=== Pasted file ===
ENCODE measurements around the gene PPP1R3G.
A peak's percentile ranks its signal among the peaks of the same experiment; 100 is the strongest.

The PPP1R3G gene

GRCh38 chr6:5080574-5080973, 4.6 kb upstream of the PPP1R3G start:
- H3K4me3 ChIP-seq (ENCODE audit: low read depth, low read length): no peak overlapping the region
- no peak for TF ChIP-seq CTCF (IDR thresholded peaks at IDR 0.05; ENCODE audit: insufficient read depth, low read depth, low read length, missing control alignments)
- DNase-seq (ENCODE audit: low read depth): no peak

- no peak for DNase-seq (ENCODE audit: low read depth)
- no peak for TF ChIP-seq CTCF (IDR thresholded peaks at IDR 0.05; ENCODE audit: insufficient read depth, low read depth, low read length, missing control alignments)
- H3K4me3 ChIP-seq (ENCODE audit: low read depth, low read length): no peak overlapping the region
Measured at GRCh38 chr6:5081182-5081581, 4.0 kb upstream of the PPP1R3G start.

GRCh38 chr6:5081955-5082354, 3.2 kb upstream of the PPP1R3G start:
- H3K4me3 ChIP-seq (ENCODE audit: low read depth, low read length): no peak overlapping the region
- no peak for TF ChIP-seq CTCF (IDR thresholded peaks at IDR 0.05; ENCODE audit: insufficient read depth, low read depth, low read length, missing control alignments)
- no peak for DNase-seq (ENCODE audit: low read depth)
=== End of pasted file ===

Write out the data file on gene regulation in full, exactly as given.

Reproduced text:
ENCODE measurements around the gene PPP1R3G.
A peak's percentile ranks its signal among the peaks of the same experiment; 100 is the strongest.

The PPP1R3G gene

GRCh38 chr6:5080574-5080973, 4.6 kb upstream of the PPP1R3G start:
- H3K4me3 ChIP-seq (ENCODE audit: low read depth, low read length): no peak overlapping the region
- no peak for TF ChIP-seq CTCF (IDR thresholded peaks at IDR 0.05; ENCODE audit: insufficient read depth, low read depth, low read length, missing control alignments)
- DNase-seq (ENCODE audit: low read depth): no peak

- no peak for DNase-seq (ENCODE audit: low read depth)
- no peak for TF ChIP-seq CTCF (IDR thresholded peaks at IDR 0.05; ENCODE audit: insufficient read depth, low read depth, low read length, missing control alignments)
- H3K4me3 ChIP-seq (ENCODE audit: low read depth, low read length): no peak overlapping the region
Measured at GRCh38 chr6:5081182-5081581, 4.0 kb upstream of the PPP1R3G start.

GRCh38 chr6:5081955-5082354, 3.2 kb upstream of the PPP1R3G start:
- H3K4me3 ChIP-seq (ENCODE audit: low read depth, low read length): no peak overlapping the region
- no peak for TF ChIP-seq CTCF (IDR thresholded peaks at IDR 0.05; ENCODE audit: insufficient read depth, low read depth, low read length, missing control alignments)
- no peak for DNase-seq (ENCODE audit: low read depth)